After season three of the Disney series "The Mandalorian" is before season four - and the sequel trilogy by J.J. Abrams (56) and Rian Johnson (49). With the season finale of the successful "Star Wars" series about Din Djarin (Pedro Pascal, 48) and cuddly Jedi Grogu, some doors are closed, but a huge gate to Episodes VII, VIII and IX is opened. Anyone who has already seen the final episode may have overlooked some interesting clues as to how "The Mandalorian" could continue and close some (logic) gaps in the film series. For everyone else: Warning, massive spoilers ahead!
"Chapter 24: The Return" continues seamlessly from the previous episode. Din, Grogu, Bo-Katan (Katee Sackhoff, 43) and their Mandalorian minions struggle to survive after being ambushed by Moff Gideon (Giancarlo Esposito, 64). The villain, as it turns out in the course of the episode, pursues the plan to create a powerful clone army out of himself. With combined forces, however, the warriors manage to put an end to both the clone army and apparently Gideon once and for all. Villain defeated, home planet liberated and found a new home with foster son Grogu - a more happy ending was almost impossible for "Mando" and Co.
As is well known, we know that since the sequels that were set later, but the First Order also terrorizes the galaxy far, far away in the aftermath. So, much like how Rogue One tied the prequels into the original saga (and plugged one of the biggest plot holes in movie history), season four of The Mandalorian could do a similar job when it comes to the latest trilogy.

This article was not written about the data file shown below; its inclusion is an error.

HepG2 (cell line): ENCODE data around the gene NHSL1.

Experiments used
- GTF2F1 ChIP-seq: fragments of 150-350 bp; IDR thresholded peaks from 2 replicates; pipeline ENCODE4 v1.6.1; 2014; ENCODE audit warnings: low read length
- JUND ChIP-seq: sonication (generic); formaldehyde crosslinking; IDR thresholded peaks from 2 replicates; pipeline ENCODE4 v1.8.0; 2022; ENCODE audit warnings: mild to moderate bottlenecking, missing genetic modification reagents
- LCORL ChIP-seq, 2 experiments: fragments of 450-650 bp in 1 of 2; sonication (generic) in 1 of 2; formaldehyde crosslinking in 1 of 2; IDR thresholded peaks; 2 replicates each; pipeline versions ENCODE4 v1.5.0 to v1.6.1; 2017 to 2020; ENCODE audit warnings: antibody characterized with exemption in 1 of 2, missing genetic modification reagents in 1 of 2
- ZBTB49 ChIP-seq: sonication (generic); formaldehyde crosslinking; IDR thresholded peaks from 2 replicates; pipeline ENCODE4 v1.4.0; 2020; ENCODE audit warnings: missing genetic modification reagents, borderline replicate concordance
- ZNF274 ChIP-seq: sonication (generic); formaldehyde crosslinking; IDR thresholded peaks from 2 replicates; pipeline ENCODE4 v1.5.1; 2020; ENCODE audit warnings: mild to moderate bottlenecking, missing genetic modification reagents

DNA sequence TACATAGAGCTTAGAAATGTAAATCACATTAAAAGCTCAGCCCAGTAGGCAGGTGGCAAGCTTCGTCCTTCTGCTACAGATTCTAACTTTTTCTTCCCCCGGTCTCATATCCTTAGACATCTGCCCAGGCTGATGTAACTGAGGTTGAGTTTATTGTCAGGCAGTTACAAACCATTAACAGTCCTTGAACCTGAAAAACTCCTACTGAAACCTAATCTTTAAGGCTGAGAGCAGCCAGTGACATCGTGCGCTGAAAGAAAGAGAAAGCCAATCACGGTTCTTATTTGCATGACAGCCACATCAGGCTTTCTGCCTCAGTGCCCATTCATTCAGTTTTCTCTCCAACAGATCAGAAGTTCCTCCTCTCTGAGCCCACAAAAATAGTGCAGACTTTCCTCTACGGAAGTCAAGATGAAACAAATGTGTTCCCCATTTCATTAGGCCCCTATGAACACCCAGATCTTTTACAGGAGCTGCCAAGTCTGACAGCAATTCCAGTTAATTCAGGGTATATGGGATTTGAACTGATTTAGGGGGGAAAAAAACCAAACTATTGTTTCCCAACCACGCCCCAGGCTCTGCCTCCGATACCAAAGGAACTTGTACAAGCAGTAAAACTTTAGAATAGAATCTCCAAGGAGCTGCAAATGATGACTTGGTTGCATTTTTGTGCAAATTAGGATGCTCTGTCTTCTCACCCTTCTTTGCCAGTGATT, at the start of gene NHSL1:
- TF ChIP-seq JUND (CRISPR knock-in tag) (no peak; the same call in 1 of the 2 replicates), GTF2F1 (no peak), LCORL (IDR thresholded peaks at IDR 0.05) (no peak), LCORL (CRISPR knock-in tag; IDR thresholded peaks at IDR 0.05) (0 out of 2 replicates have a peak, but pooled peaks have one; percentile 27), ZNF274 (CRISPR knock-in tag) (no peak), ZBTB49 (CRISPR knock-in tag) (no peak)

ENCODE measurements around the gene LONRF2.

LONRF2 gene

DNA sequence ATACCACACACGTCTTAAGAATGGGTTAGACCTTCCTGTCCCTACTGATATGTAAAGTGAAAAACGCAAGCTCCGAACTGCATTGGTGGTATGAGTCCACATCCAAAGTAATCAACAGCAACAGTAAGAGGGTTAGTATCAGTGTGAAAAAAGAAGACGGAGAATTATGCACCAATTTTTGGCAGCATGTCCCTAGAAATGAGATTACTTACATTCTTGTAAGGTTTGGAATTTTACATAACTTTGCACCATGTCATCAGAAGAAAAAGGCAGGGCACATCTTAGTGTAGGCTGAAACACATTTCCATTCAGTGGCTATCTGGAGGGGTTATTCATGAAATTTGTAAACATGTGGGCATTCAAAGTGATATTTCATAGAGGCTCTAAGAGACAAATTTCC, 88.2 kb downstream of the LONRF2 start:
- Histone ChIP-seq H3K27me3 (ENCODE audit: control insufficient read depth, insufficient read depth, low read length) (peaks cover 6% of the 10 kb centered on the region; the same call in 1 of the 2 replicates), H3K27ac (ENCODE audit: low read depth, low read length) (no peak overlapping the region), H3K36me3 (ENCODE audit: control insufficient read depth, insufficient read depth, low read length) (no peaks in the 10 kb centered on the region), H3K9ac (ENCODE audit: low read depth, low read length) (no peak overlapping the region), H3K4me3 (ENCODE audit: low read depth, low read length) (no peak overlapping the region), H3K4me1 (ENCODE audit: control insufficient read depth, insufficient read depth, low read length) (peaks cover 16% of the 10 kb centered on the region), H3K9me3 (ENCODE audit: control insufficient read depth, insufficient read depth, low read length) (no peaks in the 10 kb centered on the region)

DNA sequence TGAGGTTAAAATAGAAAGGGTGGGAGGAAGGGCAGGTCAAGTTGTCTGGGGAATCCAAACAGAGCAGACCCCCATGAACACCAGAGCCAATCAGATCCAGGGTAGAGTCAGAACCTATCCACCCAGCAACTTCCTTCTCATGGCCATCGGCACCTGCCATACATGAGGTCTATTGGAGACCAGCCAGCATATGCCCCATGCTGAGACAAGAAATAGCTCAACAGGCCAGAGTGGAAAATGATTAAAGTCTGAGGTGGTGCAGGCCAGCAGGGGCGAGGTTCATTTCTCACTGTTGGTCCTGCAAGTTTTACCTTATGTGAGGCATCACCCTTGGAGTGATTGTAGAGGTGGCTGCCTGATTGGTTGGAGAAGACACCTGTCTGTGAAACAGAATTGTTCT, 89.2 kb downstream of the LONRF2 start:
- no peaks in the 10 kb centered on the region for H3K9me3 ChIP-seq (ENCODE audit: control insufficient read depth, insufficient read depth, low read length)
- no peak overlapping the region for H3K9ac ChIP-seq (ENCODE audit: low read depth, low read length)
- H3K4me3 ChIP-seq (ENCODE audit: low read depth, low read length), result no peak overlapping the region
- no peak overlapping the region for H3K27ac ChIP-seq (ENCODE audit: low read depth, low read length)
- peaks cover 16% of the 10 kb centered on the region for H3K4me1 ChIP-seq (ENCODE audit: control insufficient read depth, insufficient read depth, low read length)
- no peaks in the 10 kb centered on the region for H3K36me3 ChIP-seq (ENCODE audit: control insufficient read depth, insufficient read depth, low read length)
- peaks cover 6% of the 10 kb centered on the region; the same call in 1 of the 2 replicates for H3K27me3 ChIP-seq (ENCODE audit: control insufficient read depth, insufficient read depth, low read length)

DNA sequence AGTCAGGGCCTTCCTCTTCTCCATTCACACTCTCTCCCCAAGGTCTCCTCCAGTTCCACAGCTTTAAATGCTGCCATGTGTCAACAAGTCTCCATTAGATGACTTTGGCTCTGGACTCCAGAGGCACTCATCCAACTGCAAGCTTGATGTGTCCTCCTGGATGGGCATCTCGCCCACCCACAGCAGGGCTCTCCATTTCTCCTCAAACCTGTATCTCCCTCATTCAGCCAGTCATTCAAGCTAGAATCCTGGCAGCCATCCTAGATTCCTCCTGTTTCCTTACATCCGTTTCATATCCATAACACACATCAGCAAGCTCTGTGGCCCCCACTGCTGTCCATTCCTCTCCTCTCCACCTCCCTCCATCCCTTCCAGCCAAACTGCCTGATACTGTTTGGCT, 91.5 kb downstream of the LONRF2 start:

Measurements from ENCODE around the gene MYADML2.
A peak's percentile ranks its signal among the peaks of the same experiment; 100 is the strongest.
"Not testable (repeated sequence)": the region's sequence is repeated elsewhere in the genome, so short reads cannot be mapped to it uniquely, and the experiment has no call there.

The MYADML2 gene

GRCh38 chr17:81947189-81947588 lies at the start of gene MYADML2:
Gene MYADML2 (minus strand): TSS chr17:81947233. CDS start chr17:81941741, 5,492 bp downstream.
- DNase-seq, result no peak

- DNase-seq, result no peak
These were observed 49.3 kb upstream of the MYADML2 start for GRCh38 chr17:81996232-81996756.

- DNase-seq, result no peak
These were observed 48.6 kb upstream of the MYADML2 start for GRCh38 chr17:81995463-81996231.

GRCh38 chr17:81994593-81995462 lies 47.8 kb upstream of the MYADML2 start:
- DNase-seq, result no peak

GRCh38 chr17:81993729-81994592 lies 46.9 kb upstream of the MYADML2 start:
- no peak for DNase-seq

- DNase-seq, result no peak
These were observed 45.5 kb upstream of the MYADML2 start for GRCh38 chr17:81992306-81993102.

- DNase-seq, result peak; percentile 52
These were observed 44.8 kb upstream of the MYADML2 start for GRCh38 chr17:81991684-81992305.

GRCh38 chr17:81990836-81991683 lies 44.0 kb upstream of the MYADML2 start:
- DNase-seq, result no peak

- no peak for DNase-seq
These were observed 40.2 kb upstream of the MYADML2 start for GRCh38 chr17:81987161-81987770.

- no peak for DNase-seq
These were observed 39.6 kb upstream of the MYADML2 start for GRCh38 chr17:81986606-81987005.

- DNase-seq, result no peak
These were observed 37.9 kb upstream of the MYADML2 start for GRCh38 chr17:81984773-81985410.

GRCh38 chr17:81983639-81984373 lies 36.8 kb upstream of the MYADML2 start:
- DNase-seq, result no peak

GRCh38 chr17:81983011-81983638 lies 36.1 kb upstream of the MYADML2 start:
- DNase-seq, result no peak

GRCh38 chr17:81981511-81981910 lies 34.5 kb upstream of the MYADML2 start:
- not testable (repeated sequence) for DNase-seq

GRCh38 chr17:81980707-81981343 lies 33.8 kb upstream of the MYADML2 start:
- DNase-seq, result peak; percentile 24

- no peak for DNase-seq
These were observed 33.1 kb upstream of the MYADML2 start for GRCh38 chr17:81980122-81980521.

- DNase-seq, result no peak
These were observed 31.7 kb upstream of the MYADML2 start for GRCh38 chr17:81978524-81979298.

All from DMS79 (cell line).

In any case, series creator Jon Favreau (56) put some clues in the season finale that invite lively speculation. For example, the mysterious "Project Necromancer", which Gideon discusses in a shady group loyal to the Empire. Because necromancers are best known for bringing the dead back to life, it has been theorized that season four of The Mandalorian will answer the burning question of how Emperor Palpatine (Ian McDiarmid, 78) literally comes to life in Episode IX could.
A well-known surname from the sequel trilogy also made the rounds in the last "Mandalorian" episode: the character Brendol Hux was introduced, played by Brian Gleeson (35). His brother Domhnall Gleeson (39) embodied the first-order greasy rag Armitage Hux – Brendol's son – in all three new "Star Wars" films. And then there's the red-clad, heavily armed bodyguards, who last appeared on screen alongside villain Snoke (Andy Serkis, 59). In short: "The Mandalorian" is preparing to continue to significantly reduce the narrative gaps between Episode VI and Episode VII.
Favreau announced last February that there would be a fourth season of The Mandalorian. At the time, he revealed to French magazine BFMTV Inside that he had already written the scripts for season four during post-production for season three. The whole thing had to feel like "a sequel and a full story," Favreau continued. With regard to the most recent season finale, he seems to have meant the sequel trilogy in particular.